Apex predator suppression is linked to restructuring of ecosystems via multiple ecological pathways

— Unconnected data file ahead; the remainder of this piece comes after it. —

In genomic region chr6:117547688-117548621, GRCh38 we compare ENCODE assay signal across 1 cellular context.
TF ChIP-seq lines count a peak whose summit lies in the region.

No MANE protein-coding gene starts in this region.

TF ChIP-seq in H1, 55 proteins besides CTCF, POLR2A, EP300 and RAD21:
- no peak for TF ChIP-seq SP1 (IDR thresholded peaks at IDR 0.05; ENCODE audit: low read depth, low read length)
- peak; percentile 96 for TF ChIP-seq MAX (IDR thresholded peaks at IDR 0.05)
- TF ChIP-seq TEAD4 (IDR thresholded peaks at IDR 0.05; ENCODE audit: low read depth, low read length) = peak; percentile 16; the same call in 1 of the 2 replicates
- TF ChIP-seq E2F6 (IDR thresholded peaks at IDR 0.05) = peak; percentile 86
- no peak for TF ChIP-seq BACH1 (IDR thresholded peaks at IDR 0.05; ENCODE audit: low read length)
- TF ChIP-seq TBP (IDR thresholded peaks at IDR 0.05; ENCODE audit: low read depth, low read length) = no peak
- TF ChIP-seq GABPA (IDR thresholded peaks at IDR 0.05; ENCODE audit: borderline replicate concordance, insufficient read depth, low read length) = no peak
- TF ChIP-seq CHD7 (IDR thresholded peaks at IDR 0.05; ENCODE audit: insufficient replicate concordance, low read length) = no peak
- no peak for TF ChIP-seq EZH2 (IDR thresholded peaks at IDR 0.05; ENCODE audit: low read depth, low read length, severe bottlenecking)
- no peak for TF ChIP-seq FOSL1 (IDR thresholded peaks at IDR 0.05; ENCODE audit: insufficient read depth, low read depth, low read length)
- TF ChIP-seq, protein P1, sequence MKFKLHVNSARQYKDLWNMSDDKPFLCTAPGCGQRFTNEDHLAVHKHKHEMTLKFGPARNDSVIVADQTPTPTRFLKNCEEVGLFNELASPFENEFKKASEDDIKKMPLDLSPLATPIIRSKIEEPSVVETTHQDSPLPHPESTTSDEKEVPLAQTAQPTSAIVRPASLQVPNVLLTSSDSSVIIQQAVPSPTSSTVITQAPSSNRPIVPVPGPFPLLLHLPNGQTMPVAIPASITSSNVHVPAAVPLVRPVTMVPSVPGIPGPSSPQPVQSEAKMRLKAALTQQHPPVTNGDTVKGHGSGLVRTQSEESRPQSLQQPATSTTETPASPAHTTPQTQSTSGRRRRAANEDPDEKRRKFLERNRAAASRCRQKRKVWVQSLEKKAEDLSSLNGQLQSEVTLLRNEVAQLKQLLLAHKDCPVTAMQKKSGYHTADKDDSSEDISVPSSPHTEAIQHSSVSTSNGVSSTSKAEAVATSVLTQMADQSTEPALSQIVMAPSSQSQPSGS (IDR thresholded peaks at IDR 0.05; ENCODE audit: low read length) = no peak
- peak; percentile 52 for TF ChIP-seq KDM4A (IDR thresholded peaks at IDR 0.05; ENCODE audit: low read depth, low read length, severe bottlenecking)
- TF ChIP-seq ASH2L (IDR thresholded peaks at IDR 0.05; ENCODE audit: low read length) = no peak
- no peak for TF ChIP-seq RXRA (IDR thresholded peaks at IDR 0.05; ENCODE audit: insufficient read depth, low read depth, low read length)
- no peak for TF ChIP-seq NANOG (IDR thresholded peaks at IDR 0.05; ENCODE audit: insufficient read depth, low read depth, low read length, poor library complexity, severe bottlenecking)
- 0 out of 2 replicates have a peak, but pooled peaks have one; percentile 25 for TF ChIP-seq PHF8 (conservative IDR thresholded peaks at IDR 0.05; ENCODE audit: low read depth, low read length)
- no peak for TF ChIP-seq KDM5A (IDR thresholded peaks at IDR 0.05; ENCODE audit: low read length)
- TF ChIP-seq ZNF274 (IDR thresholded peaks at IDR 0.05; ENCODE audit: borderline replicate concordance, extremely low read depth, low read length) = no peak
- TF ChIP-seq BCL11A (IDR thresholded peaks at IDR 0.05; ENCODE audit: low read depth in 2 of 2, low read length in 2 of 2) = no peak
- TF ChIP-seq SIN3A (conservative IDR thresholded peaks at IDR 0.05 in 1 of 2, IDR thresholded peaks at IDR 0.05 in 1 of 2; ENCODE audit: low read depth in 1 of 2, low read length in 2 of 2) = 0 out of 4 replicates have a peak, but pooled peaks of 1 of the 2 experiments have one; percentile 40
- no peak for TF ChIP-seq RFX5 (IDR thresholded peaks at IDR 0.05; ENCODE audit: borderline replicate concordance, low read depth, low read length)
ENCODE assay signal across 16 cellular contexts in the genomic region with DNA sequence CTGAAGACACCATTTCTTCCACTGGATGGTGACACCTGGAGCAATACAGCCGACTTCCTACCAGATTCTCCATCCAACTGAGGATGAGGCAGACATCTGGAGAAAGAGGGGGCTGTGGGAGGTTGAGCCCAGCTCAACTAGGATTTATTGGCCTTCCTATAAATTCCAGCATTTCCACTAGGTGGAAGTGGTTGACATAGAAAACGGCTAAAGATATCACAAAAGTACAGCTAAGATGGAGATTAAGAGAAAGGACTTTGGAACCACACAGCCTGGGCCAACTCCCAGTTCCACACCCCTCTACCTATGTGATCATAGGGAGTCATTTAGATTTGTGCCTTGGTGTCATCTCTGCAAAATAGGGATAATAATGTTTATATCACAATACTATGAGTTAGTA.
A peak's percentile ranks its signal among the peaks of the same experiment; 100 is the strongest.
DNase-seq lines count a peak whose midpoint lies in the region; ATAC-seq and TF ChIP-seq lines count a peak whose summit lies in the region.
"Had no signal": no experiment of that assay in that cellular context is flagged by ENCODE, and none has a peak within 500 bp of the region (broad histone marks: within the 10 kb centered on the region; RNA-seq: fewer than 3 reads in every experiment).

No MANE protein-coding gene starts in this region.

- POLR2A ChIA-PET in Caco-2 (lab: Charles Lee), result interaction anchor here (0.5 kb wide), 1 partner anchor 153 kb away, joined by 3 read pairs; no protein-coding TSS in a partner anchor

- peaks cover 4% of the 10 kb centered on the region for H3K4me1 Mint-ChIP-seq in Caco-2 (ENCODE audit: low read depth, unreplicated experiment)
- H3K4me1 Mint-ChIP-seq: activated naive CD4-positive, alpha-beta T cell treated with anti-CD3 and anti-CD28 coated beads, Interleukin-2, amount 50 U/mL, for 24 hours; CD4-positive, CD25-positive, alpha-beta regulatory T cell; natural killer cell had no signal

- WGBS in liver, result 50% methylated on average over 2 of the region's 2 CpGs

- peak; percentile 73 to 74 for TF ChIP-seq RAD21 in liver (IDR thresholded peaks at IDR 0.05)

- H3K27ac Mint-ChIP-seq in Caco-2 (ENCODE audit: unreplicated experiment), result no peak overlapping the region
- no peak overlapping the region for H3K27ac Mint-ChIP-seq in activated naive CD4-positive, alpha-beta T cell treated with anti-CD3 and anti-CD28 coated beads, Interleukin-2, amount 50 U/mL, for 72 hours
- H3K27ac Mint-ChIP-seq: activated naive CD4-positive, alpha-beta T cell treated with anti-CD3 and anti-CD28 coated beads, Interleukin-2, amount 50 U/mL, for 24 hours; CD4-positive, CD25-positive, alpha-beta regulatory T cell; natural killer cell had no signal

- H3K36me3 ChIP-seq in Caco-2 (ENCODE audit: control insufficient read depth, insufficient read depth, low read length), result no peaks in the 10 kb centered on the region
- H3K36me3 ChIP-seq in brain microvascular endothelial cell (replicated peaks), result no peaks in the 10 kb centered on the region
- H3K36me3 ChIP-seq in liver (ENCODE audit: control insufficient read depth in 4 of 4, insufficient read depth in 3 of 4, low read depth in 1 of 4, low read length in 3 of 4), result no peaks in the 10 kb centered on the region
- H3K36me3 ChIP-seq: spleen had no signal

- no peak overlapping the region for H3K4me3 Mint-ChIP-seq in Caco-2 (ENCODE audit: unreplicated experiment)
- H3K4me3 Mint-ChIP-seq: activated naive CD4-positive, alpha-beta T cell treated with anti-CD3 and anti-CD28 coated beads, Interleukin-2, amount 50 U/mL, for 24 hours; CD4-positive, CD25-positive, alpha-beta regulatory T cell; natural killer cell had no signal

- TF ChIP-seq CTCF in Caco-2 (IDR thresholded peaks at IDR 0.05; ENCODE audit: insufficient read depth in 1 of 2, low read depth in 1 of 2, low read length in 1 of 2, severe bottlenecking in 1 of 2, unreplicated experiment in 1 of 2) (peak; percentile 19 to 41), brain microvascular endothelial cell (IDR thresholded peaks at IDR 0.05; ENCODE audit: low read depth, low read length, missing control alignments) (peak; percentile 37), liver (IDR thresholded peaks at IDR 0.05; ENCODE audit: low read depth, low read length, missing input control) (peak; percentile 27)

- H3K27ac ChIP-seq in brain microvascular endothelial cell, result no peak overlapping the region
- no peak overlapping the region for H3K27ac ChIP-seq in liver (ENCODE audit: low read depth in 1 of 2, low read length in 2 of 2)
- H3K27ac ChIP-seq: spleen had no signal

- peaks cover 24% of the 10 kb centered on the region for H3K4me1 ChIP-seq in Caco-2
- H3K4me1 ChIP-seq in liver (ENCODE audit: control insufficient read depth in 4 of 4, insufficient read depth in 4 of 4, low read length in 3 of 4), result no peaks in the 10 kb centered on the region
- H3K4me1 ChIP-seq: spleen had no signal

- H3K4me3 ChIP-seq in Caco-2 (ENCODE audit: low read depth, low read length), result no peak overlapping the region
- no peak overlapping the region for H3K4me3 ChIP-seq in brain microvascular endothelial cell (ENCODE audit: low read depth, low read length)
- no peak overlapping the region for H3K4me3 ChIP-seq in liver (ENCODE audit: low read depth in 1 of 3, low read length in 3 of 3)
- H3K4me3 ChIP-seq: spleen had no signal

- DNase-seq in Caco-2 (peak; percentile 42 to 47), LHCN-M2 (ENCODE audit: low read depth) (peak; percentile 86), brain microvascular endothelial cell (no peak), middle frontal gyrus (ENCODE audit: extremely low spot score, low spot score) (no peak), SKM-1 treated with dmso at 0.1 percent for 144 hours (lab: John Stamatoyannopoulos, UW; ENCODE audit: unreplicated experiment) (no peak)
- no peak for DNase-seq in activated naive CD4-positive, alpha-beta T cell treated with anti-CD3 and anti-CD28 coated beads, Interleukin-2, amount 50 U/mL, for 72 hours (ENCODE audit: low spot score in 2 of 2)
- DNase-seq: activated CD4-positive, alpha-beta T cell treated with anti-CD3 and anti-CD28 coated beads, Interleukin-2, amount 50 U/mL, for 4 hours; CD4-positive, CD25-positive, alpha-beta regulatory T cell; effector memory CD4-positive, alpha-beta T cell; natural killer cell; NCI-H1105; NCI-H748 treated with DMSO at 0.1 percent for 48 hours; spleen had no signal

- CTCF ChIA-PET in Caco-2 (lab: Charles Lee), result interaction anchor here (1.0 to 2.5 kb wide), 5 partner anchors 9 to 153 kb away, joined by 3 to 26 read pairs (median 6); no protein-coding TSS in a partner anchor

Removal of apex predators can drive ecological regime shifts owing to compensatory positive and negative population level responses by organisms at lower trophic levels. Despite evidence that apex predators can influence ecosystems though multiple ecological pathways, most studies investigating apex predators' effects on ecosystems have considered just one pathway in isolation. Here, we provide evidence that lethal control of an apex predator, the dingo Canis dingo, drives shifts in the structure of Australia's tropical-savannah ecosystems. We compared mammal assemblages and understorey structure at seven paired-sites. Each site comprised an area where people poisoned dingoes and an area without dingo control. The effects of dingo control on mammals scaled with body size. Where dingoes were poisoned, we found greater activity of herbivorous macropods and feral cats, a mesopredator, but sparser understorey vegetation and lower abundances of native rodents. Our study suggests that ecological cascades arising from apex predators' suppressive effects on herbivores and mesopredators occur simultaneously. Concordant effects of dingo removal across tropical-savannah, forest and desert biomes suggest that dingoes once exerted ubiquitous top-down effects across Australia and provides support for calls that top-down forcing should be considered a fundamental process governing ecosystem structure.